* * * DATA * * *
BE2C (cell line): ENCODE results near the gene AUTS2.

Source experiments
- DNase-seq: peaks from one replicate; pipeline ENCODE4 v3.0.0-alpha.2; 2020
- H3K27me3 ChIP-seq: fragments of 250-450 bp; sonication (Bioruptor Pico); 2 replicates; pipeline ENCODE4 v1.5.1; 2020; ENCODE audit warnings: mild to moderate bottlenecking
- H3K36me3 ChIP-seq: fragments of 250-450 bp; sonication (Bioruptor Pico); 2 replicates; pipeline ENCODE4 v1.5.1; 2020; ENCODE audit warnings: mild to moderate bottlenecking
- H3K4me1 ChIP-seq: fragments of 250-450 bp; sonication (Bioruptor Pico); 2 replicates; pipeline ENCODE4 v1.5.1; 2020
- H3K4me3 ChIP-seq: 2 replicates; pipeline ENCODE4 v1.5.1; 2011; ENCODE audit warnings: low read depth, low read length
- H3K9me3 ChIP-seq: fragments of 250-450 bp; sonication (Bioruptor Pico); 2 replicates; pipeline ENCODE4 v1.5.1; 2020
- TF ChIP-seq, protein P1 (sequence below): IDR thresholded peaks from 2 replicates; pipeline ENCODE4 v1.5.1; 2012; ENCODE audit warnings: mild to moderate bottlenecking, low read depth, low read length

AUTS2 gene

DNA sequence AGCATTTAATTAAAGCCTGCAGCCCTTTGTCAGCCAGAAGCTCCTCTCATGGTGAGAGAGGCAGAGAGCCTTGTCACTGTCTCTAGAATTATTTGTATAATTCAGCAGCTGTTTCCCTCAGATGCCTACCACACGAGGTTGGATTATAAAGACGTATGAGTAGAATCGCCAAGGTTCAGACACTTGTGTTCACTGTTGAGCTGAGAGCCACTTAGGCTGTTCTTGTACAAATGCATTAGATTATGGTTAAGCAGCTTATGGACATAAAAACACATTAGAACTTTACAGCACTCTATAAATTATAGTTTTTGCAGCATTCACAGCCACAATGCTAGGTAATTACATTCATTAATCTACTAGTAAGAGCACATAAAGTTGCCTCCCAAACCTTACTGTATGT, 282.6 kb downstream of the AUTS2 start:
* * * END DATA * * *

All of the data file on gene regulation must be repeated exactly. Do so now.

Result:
BE2C (cell line): ENCODE results near the gene AUTS2.

Source experiments
- DNase-seq: peaks from one replicate; pipeline ENCODE4 v3.0.0-alpha.2; 2020
- H3K27me3 ChIP-seq: fragments of 250-450 bp; sonication (Bioruptor Pico); 2 replicates; pipeline ENCODE4 v1.5.1; 2020; ENCODE audit warnings: mild to moderate bottlenecking
- H3K36me3 ChIP-seq: fragments of 250-450 bp; sonication (Bioruptor Pico); 2 replicates; pipeline ENCODE4 v1.5.1; 2020; ENCODE audit warnings: mild to moderate bottlenecking
- H3K4me1 ChIP-seq: fragments of 250-450 bp; sonication (Bioruptor Pico); 2 replicates; pipeline ENCODE4 v1.5.1; 2020
- H3K4me3 ChIP-seq: 2 replicates; pipeline ENCODE4 v1.5.1; 2011; ENCODE audit warnings: low read depth, low read length
- H3K9me3 ChIP-seq: fragments of 250-450 bp; sonication (Bioruptor Pico); 2 replicates; pipeline ENCODE4 v1.5.1; 2020
- TF ChIP-seq, protein P1 (sequence below): IDR thresholded peaks from 2 replicates; pipeline ENCODE4 v1.5.1; 2012; ENCODE audit warnings: mild to moderate bottlenecking, low read depth, low read length

AUTS2 gene

DNA sequence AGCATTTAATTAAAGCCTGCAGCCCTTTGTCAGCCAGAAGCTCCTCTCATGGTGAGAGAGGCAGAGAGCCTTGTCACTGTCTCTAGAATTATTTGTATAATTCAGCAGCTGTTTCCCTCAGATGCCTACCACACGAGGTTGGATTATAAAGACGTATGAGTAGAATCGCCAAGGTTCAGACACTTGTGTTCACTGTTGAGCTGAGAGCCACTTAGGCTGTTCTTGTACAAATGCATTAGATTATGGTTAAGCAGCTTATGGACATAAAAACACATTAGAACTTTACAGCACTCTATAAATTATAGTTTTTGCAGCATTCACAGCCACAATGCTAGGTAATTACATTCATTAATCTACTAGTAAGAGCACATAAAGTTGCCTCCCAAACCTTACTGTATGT, 282.6 kb downstream of the AUTS2 start: